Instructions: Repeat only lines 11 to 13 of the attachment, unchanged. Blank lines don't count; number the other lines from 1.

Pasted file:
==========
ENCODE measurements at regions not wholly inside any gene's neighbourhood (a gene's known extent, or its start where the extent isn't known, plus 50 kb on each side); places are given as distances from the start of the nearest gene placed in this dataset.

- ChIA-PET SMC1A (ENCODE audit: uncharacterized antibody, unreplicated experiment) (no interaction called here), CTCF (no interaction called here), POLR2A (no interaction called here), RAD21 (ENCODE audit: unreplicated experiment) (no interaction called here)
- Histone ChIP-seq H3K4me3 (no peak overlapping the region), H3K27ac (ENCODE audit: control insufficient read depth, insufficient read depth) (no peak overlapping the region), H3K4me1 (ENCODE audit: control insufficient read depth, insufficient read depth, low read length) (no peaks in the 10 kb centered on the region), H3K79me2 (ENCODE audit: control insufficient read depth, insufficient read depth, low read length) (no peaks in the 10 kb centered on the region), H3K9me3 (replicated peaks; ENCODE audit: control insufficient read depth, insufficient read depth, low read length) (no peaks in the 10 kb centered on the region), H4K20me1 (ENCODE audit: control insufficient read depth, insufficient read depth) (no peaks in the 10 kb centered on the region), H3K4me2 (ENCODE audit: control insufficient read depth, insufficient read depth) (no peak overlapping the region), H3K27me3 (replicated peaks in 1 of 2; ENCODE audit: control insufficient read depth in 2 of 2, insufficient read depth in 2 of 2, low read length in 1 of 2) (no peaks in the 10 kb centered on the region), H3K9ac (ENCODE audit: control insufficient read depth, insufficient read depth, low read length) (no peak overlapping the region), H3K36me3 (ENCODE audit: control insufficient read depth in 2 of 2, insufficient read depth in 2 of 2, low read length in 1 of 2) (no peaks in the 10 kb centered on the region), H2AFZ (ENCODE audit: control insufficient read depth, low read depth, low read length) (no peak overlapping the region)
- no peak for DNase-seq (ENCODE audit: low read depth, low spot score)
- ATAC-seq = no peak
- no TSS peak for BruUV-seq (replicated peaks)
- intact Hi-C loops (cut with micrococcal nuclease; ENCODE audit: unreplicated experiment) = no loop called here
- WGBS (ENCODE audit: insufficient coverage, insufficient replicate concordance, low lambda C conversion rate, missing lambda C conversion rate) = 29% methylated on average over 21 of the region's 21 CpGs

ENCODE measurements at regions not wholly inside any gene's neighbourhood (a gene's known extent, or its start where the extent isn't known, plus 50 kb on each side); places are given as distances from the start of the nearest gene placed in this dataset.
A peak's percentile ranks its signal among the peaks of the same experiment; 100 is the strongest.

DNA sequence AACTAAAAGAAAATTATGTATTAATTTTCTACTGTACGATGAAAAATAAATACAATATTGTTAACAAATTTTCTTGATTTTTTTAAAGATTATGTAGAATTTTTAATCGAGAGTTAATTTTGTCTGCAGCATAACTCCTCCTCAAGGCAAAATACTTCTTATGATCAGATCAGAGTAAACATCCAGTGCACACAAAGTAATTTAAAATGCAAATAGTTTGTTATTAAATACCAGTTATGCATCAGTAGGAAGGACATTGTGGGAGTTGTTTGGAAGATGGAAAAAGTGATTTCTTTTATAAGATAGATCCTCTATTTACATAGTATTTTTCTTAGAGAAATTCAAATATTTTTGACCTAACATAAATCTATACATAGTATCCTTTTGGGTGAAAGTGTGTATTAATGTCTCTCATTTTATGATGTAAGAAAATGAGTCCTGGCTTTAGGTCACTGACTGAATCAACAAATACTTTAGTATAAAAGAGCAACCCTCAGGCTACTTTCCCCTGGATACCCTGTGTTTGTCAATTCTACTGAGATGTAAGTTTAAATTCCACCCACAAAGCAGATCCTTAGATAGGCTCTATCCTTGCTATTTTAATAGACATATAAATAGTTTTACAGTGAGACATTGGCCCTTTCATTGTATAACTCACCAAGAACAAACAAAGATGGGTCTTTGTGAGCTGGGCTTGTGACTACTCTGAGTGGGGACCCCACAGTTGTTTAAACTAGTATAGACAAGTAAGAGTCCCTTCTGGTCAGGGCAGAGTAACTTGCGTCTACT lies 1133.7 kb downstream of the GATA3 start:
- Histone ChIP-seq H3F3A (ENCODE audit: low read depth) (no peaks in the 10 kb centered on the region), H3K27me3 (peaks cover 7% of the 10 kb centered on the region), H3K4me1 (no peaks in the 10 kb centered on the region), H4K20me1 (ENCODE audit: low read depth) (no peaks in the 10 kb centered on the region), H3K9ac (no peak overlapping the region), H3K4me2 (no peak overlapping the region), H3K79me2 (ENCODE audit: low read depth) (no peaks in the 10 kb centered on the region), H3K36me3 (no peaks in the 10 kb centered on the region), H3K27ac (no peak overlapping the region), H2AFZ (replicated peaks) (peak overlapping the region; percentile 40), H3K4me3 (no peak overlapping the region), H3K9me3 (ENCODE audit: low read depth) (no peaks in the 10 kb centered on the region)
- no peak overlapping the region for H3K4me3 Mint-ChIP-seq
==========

DNA sequence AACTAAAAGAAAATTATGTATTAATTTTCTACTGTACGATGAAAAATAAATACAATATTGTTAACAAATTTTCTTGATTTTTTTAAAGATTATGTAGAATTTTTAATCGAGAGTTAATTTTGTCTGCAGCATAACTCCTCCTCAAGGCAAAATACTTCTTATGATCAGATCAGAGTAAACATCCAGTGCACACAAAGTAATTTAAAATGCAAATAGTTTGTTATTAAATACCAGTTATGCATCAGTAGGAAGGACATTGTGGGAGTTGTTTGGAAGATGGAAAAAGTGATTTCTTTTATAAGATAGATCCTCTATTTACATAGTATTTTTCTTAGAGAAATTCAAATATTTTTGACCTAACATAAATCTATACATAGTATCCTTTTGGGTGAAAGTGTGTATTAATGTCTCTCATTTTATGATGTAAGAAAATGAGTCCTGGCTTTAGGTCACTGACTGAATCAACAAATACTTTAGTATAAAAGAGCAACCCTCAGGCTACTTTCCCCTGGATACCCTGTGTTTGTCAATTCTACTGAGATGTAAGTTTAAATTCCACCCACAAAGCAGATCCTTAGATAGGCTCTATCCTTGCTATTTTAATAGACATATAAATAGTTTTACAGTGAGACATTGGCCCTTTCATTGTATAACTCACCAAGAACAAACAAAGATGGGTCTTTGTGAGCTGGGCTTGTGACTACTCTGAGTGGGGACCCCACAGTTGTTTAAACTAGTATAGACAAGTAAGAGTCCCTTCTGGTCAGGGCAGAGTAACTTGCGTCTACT lies 1133.7 kb downstream of the GATA3 start:
- Histone ChIP-seq H3F3A (ENCODE audit: low read depth) (no peaks in the 10 kb centered on the region), H3K27me3 (peaks cover 7% of the 10 kb centered on the region), H3K4me1 (no peaks in the 10 kb centered on the region), H4K20me1 (ENCODE audit: low read depth) (no peaks in the 10 kb centered on the region), H3K9ac (no peak overlapping the region), H3K4me2 (no peak overlapping the region), H3K79me2 (ENCODE audit: low read depth) (no peaks in the 10 kb centered on the region), H3K36me3 (no peaks in the 10 kb centered on the region), H3K27ac (no peak overlapping the region), H2AFZ (replicated peaks) (peak overlapping the region; percentile 40), H3K4me3 (no peak overlapping the region), H3K9me3 (ENCODE audit: low read depth) (no peaks in the 10 kb centered on the region)
- no peak overlapping the region for H3K4me3 Mint-ChIP-seq